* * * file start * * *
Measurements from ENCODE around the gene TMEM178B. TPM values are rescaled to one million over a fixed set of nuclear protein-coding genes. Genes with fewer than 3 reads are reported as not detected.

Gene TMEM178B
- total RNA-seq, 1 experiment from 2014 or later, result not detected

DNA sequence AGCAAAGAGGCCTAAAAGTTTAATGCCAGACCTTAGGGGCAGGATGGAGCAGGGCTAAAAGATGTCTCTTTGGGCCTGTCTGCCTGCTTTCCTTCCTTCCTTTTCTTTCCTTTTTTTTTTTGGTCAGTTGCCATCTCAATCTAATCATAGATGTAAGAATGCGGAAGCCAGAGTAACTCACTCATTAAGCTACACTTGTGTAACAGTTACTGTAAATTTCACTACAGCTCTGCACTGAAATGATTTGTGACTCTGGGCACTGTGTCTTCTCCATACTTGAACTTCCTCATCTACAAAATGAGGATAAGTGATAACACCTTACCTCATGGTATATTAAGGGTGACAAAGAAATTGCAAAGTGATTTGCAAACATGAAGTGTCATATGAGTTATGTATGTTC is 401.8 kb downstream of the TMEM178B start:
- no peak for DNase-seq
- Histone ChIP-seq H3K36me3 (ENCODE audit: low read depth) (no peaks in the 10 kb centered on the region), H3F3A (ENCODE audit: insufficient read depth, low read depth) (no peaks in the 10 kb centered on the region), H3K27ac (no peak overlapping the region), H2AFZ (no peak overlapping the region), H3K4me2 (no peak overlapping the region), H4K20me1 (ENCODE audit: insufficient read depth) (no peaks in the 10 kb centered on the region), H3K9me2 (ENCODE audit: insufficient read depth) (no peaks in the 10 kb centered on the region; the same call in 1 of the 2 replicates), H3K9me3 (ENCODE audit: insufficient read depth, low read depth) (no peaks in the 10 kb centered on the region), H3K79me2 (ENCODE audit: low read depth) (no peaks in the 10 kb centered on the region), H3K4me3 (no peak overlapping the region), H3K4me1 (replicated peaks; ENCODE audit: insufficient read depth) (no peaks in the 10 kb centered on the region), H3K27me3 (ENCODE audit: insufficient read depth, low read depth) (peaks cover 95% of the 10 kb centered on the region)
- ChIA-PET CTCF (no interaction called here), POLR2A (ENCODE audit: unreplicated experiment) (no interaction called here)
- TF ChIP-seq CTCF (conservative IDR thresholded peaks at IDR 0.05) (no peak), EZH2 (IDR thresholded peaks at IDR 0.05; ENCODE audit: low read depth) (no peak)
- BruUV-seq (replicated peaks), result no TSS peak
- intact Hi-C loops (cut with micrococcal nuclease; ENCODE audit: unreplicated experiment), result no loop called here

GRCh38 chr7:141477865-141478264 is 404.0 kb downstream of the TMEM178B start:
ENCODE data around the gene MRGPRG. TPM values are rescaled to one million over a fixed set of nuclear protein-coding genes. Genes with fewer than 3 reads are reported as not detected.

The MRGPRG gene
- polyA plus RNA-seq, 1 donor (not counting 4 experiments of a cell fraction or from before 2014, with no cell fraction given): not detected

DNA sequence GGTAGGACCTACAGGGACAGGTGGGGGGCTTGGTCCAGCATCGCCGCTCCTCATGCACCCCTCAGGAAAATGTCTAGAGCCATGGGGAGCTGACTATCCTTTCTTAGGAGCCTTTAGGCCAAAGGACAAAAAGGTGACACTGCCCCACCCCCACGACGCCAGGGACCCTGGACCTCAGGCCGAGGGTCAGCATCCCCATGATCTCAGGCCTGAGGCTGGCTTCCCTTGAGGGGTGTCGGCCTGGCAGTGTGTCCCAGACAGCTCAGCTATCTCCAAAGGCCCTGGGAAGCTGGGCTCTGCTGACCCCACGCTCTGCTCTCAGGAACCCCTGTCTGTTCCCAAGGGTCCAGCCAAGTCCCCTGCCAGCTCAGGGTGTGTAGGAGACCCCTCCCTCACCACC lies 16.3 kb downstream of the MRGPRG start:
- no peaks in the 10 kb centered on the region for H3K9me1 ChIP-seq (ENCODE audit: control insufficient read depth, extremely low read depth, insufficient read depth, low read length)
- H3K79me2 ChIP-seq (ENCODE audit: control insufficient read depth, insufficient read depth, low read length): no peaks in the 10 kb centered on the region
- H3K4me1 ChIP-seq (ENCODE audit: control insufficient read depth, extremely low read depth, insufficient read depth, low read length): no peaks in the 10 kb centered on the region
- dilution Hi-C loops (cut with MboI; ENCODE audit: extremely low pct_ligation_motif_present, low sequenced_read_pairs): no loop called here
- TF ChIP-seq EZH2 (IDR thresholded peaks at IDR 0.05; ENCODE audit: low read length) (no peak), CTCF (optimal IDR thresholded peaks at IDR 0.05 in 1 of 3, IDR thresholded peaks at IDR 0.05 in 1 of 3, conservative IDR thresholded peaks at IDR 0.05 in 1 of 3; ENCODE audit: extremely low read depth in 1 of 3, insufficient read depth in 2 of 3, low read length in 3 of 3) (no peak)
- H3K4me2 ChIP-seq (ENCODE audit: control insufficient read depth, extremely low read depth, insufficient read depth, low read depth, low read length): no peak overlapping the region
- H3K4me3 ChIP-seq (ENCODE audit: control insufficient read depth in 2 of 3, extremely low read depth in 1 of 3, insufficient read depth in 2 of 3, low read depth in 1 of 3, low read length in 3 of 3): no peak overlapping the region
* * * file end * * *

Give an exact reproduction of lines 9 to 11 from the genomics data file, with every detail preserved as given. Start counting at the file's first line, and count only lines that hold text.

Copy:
- BruUV-seq (replicated peaks), result no TSS peak
- intact Hi-C loops (cut with micrococcal nuclease; ENCODE audit: unreplicated experiment), result no loop called here

GRCh38 chr7:141477865-141478264 is 404.0 kb downstream of the TMEM178B start: